This spiral of attacks and protests that bring on more attacks have laid bare the inner contradictions of the Hindutva project. It has been exposed as a project that seeks to build a religious identity without doing away with terrible social inequalities based on birth within that identity within that religion. This identity is carefully crafted by creating hatred against people belonging to religious minorities and by valorizing the role of different castes without removing the social divisions between them.
The Hindutva project is an attempt to both promote and strengthen gender and social hierarchies by invoking and glorifying the Hindu tradition of varnashramdharm and subservience of women while subsuming all increasingly unequal Hindus within a Hindu identity. More than any other struggles that the policies of the Hindutva forces have evoked, it is the recent Dalit upsurge that has made its Achilles heel the most visible.
Our movement to remove social and economic inequality has been severely hampered by the social divisions that permeate the working class, peasantry and all sections of the poor. It is precisely these divisions that the entire ruling class perpetuates by its political mobilizations using casteism and communalism and by its fostering and strengthening of identity politics. While our movement seeks to build unity between castes and communities by building class solidarity through struggles it cannot and should not close its eyes to the reality of caste oppression. This has to be recognized as the bedrock of all exploitation – economic, gender, social – in our country. Our movement, therefore, has to encompass a struggle to smash caste and gender hierarchies and the social and economic inequality that they perpetuate. The dalit upsurge that we are witnessing is a historic opportunity to wage this kind of struggle by constructing new and strong structures of solidarity.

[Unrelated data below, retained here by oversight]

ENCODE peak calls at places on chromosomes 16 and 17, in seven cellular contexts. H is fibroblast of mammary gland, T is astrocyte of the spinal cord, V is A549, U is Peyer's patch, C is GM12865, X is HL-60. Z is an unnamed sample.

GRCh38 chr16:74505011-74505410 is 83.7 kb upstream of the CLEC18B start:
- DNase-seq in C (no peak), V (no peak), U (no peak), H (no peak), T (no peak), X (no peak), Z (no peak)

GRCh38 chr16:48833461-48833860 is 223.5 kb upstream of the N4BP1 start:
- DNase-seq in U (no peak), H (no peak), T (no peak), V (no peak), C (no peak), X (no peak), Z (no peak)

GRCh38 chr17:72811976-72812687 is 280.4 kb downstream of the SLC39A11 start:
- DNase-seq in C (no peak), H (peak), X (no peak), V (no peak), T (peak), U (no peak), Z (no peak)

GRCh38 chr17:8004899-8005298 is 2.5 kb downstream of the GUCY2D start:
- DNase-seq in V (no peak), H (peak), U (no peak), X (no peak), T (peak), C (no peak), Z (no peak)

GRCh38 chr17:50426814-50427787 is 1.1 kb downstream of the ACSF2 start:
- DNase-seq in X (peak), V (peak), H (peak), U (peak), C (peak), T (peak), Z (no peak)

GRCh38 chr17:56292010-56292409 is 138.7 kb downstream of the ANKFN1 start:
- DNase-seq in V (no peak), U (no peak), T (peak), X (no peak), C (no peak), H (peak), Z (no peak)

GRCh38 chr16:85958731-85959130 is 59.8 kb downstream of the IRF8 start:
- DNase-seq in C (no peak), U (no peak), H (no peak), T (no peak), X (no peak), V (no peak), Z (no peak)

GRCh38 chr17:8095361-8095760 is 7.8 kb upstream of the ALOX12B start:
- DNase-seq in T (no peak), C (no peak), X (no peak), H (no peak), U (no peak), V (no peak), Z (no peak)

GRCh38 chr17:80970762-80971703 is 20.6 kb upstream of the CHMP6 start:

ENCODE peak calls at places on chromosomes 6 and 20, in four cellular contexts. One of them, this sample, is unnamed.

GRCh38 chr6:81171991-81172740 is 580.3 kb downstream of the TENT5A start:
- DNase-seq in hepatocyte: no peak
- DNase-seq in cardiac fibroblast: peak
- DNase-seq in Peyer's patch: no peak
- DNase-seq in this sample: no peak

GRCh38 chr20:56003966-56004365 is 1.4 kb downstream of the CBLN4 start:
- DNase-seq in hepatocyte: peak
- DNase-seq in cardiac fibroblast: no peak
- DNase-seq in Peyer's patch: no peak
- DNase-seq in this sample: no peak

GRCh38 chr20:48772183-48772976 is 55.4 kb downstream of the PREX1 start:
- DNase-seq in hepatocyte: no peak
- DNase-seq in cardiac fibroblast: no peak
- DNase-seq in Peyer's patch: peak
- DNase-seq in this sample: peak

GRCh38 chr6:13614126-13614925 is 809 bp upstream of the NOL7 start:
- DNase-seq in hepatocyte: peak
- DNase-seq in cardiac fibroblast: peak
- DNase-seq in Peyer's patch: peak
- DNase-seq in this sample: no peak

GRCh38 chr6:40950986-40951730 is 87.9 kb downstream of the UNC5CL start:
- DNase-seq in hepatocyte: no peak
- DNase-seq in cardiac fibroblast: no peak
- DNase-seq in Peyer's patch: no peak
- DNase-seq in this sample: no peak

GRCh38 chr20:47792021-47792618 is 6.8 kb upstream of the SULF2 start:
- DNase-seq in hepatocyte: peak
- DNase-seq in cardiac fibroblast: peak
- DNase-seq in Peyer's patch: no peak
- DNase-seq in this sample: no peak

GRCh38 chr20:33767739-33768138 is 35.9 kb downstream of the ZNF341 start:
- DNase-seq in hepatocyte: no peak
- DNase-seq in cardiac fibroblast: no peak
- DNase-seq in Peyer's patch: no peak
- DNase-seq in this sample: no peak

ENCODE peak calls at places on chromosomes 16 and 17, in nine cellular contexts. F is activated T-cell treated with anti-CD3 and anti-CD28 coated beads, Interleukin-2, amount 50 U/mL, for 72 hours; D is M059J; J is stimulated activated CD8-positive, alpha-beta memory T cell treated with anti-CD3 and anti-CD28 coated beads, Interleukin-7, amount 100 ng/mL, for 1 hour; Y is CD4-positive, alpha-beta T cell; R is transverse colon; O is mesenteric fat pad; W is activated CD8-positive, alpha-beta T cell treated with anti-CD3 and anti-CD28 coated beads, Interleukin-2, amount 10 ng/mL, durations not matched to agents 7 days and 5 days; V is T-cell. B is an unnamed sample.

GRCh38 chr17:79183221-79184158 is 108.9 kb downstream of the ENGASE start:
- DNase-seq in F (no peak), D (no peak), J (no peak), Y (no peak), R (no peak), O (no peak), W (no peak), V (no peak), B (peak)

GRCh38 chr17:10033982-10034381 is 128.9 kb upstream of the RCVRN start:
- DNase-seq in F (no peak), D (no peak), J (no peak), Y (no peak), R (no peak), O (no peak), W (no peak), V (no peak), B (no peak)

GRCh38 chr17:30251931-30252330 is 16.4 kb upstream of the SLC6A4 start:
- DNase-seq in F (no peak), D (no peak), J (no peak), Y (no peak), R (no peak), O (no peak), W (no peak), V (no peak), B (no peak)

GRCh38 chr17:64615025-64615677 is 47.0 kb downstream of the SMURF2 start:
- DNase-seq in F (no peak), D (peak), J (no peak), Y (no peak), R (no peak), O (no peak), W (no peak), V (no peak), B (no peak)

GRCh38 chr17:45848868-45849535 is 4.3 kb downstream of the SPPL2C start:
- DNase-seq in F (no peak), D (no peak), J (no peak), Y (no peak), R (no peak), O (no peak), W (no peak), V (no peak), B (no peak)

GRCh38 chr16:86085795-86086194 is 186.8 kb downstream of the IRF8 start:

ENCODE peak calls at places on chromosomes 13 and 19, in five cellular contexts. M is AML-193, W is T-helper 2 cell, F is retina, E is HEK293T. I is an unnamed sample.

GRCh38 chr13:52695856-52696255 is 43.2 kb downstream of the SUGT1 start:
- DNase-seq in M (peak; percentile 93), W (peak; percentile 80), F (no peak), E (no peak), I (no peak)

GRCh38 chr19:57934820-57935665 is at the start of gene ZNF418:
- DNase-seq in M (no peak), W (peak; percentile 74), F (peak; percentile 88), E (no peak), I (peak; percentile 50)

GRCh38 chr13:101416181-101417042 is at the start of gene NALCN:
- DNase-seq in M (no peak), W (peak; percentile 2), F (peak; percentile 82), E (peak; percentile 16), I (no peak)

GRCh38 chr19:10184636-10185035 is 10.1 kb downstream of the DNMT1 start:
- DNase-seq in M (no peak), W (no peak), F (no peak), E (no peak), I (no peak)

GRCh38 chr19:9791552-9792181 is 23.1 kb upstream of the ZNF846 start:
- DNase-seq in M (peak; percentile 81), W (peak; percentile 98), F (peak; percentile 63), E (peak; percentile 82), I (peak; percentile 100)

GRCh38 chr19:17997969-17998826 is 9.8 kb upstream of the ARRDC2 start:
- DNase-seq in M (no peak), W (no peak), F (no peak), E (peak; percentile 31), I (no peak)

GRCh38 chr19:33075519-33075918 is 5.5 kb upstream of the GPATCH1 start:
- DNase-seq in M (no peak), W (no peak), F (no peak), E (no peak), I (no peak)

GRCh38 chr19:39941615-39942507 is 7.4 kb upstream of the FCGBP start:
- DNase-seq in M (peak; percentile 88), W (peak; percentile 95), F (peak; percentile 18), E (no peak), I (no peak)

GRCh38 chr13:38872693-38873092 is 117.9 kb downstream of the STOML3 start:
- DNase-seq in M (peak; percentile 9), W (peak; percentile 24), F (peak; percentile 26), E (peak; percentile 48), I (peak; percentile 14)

In this context, it is important to remember what Com. EMS Namboodripad, in whose memory we are all gathered today, had said in 1979: “One has to realize that the building of India on modern, democratic and secular lines requires an uncompromising struggle against the caste-based Hindu society and its culture. There is no question of secular democracy, not to speak of socialism, unless the very citadel of India’s ‘age-old’ civilization and culture – the division of society into a hierarchy of castes – is broken. In other words, the struggle for radical democracy and socialism cannot be separated from the struggle against caste society.” The Dalit upsurge that we see all around us today, presents new opportunities to implement EMS’ understanding.
In the last two years, new kinds of protests on Dalit issues have been seen that encompass a large range of very differing sites. At the Central University, Hyderabad, Rohith Vemula was leading a protest against the hanging of Yakub Memon and against the ban on the screening of a film on the Muzaffarnagar riots. The assertion of cultural rights of Dalits including the right to their own food habits was also part of the protest.